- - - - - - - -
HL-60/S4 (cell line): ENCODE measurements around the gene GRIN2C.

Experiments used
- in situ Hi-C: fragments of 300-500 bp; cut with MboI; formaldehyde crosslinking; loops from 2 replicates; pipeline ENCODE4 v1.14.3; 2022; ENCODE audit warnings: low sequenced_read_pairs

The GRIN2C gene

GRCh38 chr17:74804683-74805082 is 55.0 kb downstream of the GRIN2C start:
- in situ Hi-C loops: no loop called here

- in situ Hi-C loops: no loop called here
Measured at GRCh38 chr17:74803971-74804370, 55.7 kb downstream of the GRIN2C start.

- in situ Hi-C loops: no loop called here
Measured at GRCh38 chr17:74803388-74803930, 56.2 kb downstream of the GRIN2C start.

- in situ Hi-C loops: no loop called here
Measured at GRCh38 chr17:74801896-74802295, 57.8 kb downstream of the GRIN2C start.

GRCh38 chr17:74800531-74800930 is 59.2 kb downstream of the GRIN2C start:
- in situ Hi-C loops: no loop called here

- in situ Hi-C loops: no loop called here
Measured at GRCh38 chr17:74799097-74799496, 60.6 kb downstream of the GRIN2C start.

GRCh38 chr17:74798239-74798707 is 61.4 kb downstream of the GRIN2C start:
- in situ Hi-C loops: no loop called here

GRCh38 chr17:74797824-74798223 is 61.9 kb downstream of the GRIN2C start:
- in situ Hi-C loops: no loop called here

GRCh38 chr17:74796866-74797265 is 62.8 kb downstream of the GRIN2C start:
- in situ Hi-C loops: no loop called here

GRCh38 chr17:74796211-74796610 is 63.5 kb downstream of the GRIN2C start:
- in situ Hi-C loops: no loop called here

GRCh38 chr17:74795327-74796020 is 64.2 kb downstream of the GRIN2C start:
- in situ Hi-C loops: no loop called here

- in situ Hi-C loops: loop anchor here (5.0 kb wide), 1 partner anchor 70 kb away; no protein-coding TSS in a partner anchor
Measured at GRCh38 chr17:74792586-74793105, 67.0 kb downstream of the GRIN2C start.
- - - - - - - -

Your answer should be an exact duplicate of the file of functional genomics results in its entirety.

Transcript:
HL-60/S4 (cell line): ENCODE measurements around the gene GRIN2C.

Experiments used
- in situ Hi-C: fragments of 300-500 bp; cut with MboI; formaldehyde crosslinking; loops from 2 replicates; pipeline ENCODE4 v1.14.3; 2022; ENCODE audit warnings: low sequenced_read_pairs

The GRIN2C gene

GRCh38 chr17:74804683-74805082 is 55.0 kb downstream of the GRIN2C start:
- in situ Hi-C loops: no loop called here

- in situ Hi-C loops: no loop called here
Measured at GRCh38 chr17:74803971-74804370, 55.7 kb downstream of the GRIN2C start.

- in situ Hi-C loops: no loop called here
Measured at GRCh38 chr17:74803388-74803930, 56.2 kb downstream of the GRIN2C start.

- in situ Hi-C loops: no loop called here
Measured at GRCh38 chr17:74801896-74802295, 57.8 kb downstream of the GRIN2C start.

GRCh38 chr17:74800531-74800930 is 59.2 kb downstream of the GRIN2C start:
- in situ Hi-C loops: no loop called here

- in situ Hi-C loops: no loop called here
Measured at GRCh38 chr17:74799097-74799496, 60.6 kb downstream of the GRIN2C start.

GRCh38 chr17:74798239-74798707 is 61.4 kb downstream of the GRIN2C start:
- in situ Hi-C loops: no loop called here

GRCh38 chr17:74797824-74798223 is 61.9 kb downstream of the GRIN2C start:
- in situ Hi-C loops: no loop called here

GRCh38 chr17:74796866-74797265 is 62.8 kb downstream of the GRIN2C start:
- in situ Hi-C loops: no loop called here

GRCh38 chr17:74796211-74796610 is 63.5 kb downstream of the GRIN2C start:
- in situ Hi-C loops: no loop called here

GRCh38 chr17:74795327-74796020 is 64.2 kb downstream of the GRIN2C start:
- in situ Hi-C loops: no loop called here

- in situ Hi-C loops: loop anchor here (5.0 kb wide), 1 partner anchor 70 kb away; no protein-coding TSS in a partner anchor
Measured at GRCh38 chr17:74792586-74793105, 67.0 kb downstream of the GRIN2C start.